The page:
Last-Minute Fixed Rate Deals

Mortgage-rate-increasesYesterday was a huge day for pre-approval submissions.  Borrowers were  locking in rates by the thousands.

For those still in need of a rate-hold, the remaining mortgage “deals” are mostly from non-bank lenders.

As of this writing:

  • The Big 5 have all raised 5-year “special offer” rates to 4.54%, or just above.
  • A diminishing number of non-bank lenders are still under 4% on a standard 5-year fixed mortgage. (It’s difficult to say how long that will last…probably not long.)

Interestingly, not only have 5-year fixed mortgages become more pricey, but shorter terms have also sprung up.

If you haven’t looked lately, check out where the 2-year bond is trading. It’s been over a year since the 2-year last exploded like this.  That’s propelling shorter-term fixed rates—like 2- and 3-year mortgages—higher.

The exception to these rate increases are variable and 1-year terms, which have stayed put and are averaging prime and 2.49% respectively.

  1. I know that fixed rates can’t be predicted, just like prime rate but what are your thoughts, do you think that fixed rates will go back down or keep climbing?

  2. No one can predict what mortgage rates will do from here. It is not unusual for rates to rise and fall within a matter of months. Banks know this and they also know that they can “force” many investors to lock in by raising rates. Banks, therefore, may raise rates strictly out of self-service. I find mortgage brokers are encouraging people to lock in now as if it’s the last chance–do brokers get paid more to lock a client in? If so, there is a potential conflict of interest.

  3. Hi Ashley: You’re absolutely right that fixed rates are usually random. Over the long-term, however, they tend to correlate with broad economic cycles. If one is to believe that Canada’s economy is recovering, and that yields are bouncing from a long-term bottom, then it is reasonable to use last Friday’s bond action as a sign that rates may be entering a longer-term uptrend. Depending on your personal situation, recent events may make locking in a reasonable decision. There’s not a lot more one can say without knowing about your personal circumstances.
    Tom: Agree with your first two sentences. Not sure I’d agree that banks or brokers are out to generate profit by scaring people into locking in. I would submit that most mortgage professionals are advising their clients in good faith, given that rate risk levels have gone up.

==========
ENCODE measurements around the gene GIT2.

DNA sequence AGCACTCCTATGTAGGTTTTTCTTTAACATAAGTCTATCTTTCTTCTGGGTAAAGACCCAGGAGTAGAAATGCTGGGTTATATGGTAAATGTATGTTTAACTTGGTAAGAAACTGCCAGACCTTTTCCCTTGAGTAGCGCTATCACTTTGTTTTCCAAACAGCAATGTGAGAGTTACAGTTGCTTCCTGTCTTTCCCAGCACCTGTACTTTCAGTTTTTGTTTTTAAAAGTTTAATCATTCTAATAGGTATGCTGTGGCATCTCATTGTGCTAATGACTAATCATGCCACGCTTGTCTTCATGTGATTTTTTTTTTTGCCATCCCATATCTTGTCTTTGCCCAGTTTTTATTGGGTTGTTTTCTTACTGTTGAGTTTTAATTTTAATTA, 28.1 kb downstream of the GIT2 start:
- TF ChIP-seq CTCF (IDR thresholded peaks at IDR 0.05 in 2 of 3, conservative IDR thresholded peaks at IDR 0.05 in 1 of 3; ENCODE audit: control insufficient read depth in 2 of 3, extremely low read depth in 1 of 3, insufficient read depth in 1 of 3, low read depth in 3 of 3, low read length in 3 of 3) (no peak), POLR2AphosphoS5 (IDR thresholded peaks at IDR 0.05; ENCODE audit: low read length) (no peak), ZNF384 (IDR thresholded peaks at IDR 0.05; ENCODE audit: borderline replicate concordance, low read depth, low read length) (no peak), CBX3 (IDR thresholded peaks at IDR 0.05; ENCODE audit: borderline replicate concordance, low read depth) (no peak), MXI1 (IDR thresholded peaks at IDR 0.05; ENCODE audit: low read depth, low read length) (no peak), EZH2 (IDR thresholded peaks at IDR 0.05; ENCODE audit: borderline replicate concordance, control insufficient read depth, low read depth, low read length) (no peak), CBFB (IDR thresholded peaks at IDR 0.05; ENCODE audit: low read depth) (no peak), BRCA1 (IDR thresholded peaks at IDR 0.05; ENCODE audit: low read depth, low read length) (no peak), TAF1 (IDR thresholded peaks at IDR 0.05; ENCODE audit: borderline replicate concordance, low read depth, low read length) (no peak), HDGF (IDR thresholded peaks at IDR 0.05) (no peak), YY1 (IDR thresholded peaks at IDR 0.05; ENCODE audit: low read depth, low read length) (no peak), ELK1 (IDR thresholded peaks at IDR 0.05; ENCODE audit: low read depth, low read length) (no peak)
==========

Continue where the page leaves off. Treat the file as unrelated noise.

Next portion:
Per your question, if clients are in a variable mortgage, banks and brokers do not generally get paid more when the client converts to a fixed rate. There are exceptions but they are not sufficient to compel widespread conflicts of interest.
    Kwan: Glad we could help!

  4. Hi,
    I just buy a house with a 5 years variable mortgage closed at (prime + 0%). After reading your comment, I am wondering if I’d better took a fixed rate.
    Does it mean I am toasted now ?
    As an estimation, when will the prime rate reach 3.90% ??

  5. Waltereo,
    No one knows for sure, I am just guessing that it may take 2-3 years to get to 4-4.50% for prime, but again, in 6 months to a year, we may see good variable prime minus products, as we recently saw 3 years at prime minus .10, you can also check if you can convert your mortgage to prime minus with minimum penalty later on or not, you may want to check if your lender is offering some discount right now and get a chance to get prime minus product at this point as well.

  6. Hi All,
    For what its worth I don’t think rates are going to go up any time soon. Basically, if we raise and the US doesn’t our currency will appreciate, making our exports to the US more expensive. If that happens, Ontario and Quebec will lose any recent economic momentum and before you know it, all the pressure on rates will be downward again.
    In short, I don’t think Canada will do much with rates until the US Fed makes a move and that isn’t happening for a while. I think this is much ado about nothing, but then, I agree with others that predicting what rates will do is a bit of a mugs game.

  7. If there might be good variable prime minus products in near future then its worth going with variable open now which is available at prime +.5 to prime +.75.

  8. I think Rob has mentioned a strategy for people loving prime minus product, possibly they can take 1 year fix and then convert to prime minus once they see some good discounts, js, who is offering prime +.5 on open, it is good to know someone is.

  9. Ted, Bonds directly influence fixed rates and they move in ADVANCE of prime rate. Factors that drive up bond yields affect the Bank of Canada’s policy decisions. Bank of Canada policy decisions then dictate prime rate.

  10. Bond rates influence fixed rate mortgage rates. Bond rates are influenced by the prime rate, but not governed by it.
    Bond rates have been going up. So are interest rates on fixed mortgages. What else is new?

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